Doctor of medicine degrees and luxury cars aside, the years of hard work have paid off -- in romance. Lina's father, Parviz Zargar, used to take his family out of sultry Tehran for the summer. The family would camp out for months at a time in a fruit orchard. "That grove was like magic," Lina recalls, almost visibly picturing the plums, peaches, and apples. "The owner of the orchard also kept beehives. I remember him sitting outside the beehives, killing the rogue bees with a long stick. At the end of the season, he would release the queen bee, and she would make a new hive." For the initial investment of $60,000 (land, trees, fertilizer, and equipment) that it cost the Samimys, Lina can now wallow in nostalgia and dream of her birth country; as far as she's concerned, it's money well spent.
Jean isn't quite as starry-eyed about the project, though he has his own reasons to romanticize: His father, Seyfollah Samimy, was the agricultural engineer who introduced the sugar-cane industry to Iran; Seyfollah married Henriette, a French woman whose father was an agricultural scientist and also one of his professors. So you might say cultivation runs in the Samimy blood.
Jean, however, realizes that owning fruit trees is "romantic as long as you don't have to pick the fruit." This is only the second year the trees have really set a generous crop, and the first year that Roland has hired pickers -- who pay the Samimys by the pound and take the fruit with them to resell -- to do the majority of the plucking and pruning. "Being out here just for an hour, you really get a sense of how hard these people have to work," Jean sighs, wiping his forehead under his straw hat and swiping at the gnats. Meanwhile Roland is on his cell phone checking wholesale prices, while the rest of us clip branches of Brewster and Mauritius lychees and pack them (those we don't peel and eat) in boxes for Schwartz to take back to Nemo and transform into items like crab and lychee spring rolls.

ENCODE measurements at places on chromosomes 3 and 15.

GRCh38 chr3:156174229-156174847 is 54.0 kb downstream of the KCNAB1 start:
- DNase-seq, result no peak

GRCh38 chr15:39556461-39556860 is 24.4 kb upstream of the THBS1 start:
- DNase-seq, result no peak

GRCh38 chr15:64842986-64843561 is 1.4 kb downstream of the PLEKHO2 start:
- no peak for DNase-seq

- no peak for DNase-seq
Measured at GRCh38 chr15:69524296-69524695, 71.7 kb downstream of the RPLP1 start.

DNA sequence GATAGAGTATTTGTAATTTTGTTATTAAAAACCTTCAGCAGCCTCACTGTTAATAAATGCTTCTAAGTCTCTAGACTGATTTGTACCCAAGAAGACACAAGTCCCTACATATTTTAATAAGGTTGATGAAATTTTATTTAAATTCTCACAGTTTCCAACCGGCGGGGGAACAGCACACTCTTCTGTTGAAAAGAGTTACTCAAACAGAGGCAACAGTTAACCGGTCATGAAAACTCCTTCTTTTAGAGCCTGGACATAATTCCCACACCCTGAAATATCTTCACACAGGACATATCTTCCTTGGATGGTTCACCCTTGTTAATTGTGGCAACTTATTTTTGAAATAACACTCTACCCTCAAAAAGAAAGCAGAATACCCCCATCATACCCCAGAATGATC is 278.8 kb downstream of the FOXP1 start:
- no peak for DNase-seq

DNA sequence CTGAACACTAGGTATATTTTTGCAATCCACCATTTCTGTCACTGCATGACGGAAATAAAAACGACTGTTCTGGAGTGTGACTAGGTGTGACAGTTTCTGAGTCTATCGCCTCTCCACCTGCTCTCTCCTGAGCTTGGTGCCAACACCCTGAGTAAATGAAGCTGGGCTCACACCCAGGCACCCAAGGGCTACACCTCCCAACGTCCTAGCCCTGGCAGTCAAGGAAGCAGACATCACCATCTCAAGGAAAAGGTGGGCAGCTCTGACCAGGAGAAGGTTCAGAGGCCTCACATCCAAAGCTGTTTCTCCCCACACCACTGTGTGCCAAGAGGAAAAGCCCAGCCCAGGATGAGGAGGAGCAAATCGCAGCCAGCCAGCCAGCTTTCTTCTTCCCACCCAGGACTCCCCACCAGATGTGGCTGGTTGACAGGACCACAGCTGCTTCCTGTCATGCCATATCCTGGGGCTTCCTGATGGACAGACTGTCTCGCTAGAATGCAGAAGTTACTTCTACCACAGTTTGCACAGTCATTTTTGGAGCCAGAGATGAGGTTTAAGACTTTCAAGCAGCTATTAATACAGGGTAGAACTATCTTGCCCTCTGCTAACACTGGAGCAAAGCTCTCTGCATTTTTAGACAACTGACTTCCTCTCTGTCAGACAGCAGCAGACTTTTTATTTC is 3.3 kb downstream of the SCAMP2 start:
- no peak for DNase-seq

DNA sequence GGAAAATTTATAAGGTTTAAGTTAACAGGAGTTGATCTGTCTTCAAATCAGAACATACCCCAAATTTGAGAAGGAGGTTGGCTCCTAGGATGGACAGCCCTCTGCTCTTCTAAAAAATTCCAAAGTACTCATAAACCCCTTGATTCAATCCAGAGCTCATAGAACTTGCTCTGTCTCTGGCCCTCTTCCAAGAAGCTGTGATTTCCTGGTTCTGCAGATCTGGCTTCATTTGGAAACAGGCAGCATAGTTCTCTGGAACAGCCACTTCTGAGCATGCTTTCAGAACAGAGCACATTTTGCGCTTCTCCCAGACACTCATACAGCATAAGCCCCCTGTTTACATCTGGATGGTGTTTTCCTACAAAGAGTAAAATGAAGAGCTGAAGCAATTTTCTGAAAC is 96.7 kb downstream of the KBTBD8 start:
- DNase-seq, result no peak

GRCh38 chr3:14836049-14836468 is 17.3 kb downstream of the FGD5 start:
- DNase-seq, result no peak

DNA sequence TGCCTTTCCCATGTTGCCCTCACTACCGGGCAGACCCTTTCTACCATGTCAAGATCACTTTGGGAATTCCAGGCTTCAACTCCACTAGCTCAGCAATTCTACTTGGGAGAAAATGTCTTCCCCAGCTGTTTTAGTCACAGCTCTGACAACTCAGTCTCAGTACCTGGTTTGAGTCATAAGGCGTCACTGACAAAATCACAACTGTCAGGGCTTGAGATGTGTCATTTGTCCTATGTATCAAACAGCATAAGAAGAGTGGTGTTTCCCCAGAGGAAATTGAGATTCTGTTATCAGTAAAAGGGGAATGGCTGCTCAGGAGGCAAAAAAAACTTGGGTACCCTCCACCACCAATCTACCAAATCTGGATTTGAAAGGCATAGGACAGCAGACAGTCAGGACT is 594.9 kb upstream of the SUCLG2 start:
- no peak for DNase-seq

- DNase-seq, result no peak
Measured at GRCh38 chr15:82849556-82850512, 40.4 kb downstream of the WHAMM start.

Clearly, though, the bugs in the lychee grove don't bother Lina or Ellen, who speculate about setting up platforms (to avoid the ant hills ) and camping under the finally fertile boughs of fruit. Michael Schwartz is so thrilled to have the lychees at his disposal that he speed-clips, skipping from tree to tree. (Though we pack about fifteen boxes, we don't even make a dent.) Roland sums it up nicely: "The long and the short of it is that we are all hooked on lychees. So why not have a grove of the stuff, an endless supply?"
Why not indeed. While I'm not as enchanted with the gnats and ants (or lychees themselves, truth be known), I am thoroughly taken with my own little seasonal drama: the eleven mango trees that produce a virtual hail of viable fruit on my roof every summer. And though I knew I was going to meet the owner of the lychee grove, I had no idea it would turn out to be an old college friend: Roland and I lived across the hall from each other at Tufts University when we were freshmen. If I'd been informed back then that I would grow up to be a food writer with a back-yard mango orchard and someday pen an article about Roland Samimy, water-resources engineer and lychee-grove owner, I'm sure I would have stopped drinking the hard stuff right there and then. As it stands now, I'm planning on steeping some lychee vodka this year, along with mango liqueur. For as Michael Schwartz already knows, and Roland and I both concede, the best part about raising succulent, subtropical fruit is giving it away to friends.